Monday, May 24, 2010

Call for Papers

A conference on 'Law and Culture: Meaningful Legal Pluralism in the Pacific and Beyond' will be hosted by the USP School of Law, Emalus Campus in Port Vila, Vanuatu from 30 August-1 September 2010.

Sounds like an adventure! For more info go to the conference website

Thursday, May 20, 2010

New Article in Law and Development Review

A critical view on TRIPs, Patents and Medical Access...

M., Gopakumar K. (2010) "Product Patents and Access to Medicines in India: A Critical Review of the Implementation of TRIPS Patent Regime," The Law and Development Review: Vol. 3 : No. 2, Article 11.

In 2005, India amended its Patents Act, 1970 to introduce TRIPS compliant product patent regime. Generally speaking, law and policy makers in India during the time of the amendment were confronted with two major concerns viz. the future of the Indian pharmaceutical industry and access to affordable medicines in India and other developing countries. To address these concerns India along with many other developing countries attempted to incorporate TRIPS flexibilities in their domestic law. However, the success of the TRIPS flexibilities in addressing the question of access to affordable medicines mainly depends on three factors: a) the incorporation of flexibilities in the domestic law; b) the manufacturing capability of a country; and c) the political will to use the public interest safeguards provided in the domestic law. There are only a few countries like India, which satisfy the above-mentioned conditions to a certain extent. This article examines whether these premises hold true after five years into the implementation of the TRIPS compliant patent system in India. In this context the paper identifies and analyzes the legal, policy and institutional challenges that India is currently facing in the implementation of TRIPS flexibilities. It also identifies the main legal, policy and institutional disconnect in the implementation of TRIPS flexibilities in India. It argues that to effectively use TRIPS flexibilities to address access to affordable medicines require changes in three areas viz. law, policy and institutions. It clearly shows that mere incorporation of TRIPS flexibilities in the domestic legislation alone is not enough and the domestic legislation needs to be complemented with policy and institutional framework.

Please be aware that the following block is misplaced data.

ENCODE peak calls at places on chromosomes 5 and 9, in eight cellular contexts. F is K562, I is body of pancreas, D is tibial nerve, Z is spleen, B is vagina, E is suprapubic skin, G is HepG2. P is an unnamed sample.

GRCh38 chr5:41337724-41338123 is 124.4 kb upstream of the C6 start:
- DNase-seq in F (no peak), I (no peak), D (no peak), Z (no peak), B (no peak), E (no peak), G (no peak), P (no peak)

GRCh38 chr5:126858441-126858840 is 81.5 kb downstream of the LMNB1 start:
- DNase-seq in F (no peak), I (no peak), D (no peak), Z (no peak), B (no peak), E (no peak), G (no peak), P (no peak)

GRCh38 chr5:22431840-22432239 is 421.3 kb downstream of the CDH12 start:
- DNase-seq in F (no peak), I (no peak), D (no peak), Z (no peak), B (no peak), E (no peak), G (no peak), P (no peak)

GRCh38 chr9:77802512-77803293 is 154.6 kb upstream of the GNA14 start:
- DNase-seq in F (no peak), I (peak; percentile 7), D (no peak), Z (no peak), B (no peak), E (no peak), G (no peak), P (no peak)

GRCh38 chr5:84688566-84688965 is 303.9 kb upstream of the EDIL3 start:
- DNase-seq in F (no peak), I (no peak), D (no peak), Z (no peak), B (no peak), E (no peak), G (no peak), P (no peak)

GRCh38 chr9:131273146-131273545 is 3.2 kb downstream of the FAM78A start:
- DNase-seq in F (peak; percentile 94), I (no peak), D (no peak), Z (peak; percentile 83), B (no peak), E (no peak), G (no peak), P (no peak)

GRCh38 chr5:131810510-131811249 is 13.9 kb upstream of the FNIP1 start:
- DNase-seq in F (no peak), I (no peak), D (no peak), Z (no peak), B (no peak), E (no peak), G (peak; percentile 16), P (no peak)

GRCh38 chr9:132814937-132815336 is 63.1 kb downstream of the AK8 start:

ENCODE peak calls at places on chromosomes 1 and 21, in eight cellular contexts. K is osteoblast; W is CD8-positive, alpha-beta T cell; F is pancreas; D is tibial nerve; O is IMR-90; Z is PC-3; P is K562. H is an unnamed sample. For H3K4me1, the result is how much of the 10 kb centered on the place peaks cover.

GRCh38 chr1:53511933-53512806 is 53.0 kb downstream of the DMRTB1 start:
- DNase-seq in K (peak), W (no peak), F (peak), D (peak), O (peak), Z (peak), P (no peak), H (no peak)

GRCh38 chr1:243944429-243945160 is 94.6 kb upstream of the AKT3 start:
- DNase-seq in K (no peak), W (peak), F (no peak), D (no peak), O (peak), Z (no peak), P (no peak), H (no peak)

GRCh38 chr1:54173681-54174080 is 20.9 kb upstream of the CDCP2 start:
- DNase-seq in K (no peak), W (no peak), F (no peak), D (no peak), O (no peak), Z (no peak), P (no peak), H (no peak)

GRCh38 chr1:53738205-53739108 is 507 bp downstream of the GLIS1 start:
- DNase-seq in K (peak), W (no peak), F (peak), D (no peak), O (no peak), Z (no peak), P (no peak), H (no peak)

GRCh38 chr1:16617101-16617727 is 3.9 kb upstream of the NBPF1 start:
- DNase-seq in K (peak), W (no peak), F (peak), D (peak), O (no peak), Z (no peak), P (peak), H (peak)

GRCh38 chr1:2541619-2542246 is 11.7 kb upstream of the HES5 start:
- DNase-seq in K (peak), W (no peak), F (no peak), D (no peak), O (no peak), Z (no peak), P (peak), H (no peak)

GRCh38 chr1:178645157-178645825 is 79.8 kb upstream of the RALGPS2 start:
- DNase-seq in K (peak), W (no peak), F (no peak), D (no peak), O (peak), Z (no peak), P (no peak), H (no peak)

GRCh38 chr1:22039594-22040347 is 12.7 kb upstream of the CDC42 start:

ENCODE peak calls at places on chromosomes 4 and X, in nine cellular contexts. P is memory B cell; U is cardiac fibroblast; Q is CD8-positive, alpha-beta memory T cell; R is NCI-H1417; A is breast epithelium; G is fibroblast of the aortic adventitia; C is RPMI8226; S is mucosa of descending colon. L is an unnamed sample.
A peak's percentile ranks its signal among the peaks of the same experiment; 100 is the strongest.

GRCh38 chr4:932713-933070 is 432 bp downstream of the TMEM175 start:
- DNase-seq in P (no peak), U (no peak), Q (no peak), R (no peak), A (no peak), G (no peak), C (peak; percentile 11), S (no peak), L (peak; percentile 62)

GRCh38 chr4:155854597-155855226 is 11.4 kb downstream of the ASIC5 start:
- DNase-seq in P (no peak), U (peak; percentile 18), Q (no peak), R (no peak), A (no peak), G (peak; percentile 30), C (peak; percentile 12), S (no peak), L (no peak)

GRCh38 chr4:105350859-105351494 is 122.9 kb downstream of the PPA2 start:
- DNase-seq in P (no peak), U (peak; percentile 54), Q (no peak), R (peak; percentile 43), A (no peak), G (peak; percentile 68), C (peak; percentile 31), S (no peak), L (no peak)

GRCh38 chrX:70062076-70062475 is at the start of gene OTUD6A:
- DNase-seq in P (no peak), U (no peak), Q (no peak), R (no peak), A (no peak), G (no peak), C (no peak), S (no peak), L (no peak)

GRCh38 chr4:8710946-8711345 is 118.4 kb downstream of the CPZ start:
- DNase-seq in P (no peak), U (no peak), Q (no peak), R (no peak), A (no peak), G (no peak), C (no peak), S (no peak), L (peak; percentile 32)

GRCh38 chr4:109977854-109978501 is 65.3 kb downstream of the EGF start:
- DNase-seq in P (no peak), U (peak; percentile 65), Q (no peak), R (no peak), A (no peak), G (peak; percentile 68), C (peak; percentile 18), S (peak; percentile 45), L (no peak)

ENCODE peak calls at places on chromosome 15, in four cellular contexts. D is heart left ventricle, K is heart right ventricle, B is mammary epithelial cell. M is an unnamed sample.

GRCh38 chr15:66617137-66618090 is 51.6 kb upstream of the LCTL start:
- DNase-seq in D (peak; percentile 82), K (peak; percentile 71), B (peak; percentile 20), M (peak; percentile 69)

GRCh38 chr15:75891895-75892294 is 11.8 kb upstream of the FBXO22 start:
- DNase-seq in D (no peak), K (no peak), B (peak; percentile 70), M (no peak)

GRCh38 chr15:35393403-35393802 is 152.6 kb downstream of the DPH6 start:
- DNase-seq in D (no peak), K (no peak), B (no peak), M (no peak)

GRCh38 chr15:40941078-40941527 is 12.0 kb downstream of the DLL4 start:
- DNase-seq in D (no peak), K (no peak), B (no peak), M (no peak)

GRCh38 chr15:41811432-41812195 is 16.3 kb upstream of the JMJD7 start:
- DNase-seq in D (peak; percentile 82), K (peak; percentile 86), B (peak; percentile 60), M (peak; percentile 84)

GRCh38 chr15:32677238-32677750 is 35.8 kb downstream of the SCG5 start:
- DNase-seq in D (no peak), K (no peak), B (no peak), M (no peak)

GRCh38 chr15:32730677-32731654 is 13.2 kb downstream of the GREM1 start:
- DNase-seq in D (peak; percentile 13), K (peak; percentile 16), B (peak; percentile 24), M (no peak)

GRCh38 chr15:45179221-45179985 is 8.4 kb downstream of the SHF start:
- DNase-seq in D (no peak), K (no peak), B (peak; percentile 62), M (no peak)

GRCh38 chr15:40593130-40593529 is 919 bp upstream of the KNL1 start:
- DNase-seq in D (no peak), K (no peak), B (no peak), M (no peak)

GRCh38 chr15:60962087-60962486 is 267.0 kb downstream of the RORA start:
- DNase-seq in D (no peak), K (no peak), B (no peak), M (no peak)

Sunday, May 9, 2010

Law and Development Review: Spexial Issue - New Voices from Emerging Powers - Brazil and India

This symposium looks interesting. I write looks because I am still grading finals so I do not have time to read it yet.

Law and Development review
Volume 3, Number 2 (2010)
Special Issue (2010): New Voices from Emerging Powers - Brazil and India

Bhupinder Chimni and David Trubek

Linking Promises to Policies: Law and Development in an Unequal Brazil5
Diogo R. Coutinho

The Persistence of Formalism: Towards a Situated Critique beyond the Classic Separation of Powers7
Jose R. Rodriguez

Development Bank, Law and Innovation Financing in a New Brazilian Economy9
Mario Schapiro

John Rawls' Justice as Fairness and the WTO: A Critical Analysis on the Initial Position of the Multilateral Agricultural Negotiation11
Rafael Rosa Cedro and Bruno Furtado Vieira

Turning Trips on Its Head: An "IP Cross Retaliation" Model for Developing Countries13
Shamnad Basheer

Exceptions and Limitations in Indian Copyright Law for Education: An Assessment15
Lawrence Liang

The Indian Competition Act: A Historical and Developmental Perspective17
Shiju Varghese Mazhuvanchery

Transit and Trade Barriers in South Asia: Multilateral Obligations and Development Perspective19
Prabir De

Stock Market and Shareholder Protection: Are They Important for Economic Growth?21
Francis Xavier Rathinam and A. V. Raja

Tuesday, May 4, 2010

Designing Antitrust Agencies for More Effective Outcomes: What Antitrust Can Learn From Restaurant Guides

I have a new essay in which I propose a user guide to measure effectiveness of regulatory agencies. The essay is Designing Antitrust Agencies for More Effective Outcomes: What Antitrust Can Learn From Restaurant Guides.

Antitrust policy should be concerned with the quality and effectiveness of the antitrust system. Some efforts at agency effectiveness include self-study of antitrust agencies to determine the factors that lead to improving agency quality. Such studies, however, often focus only on enforcement decisions and other agency initiatives such as competition advocacy. They do not reflect at least one other part of the equation: what do non-government users of the antitrust system think about the quality of antitrust agencies? This Symposium Essay advocates the use of a ratings guide by antitrust practitioners for antitrust agencies to add to the tools in which to measure agency effectiveness for both mature and emerging antitrust agencies.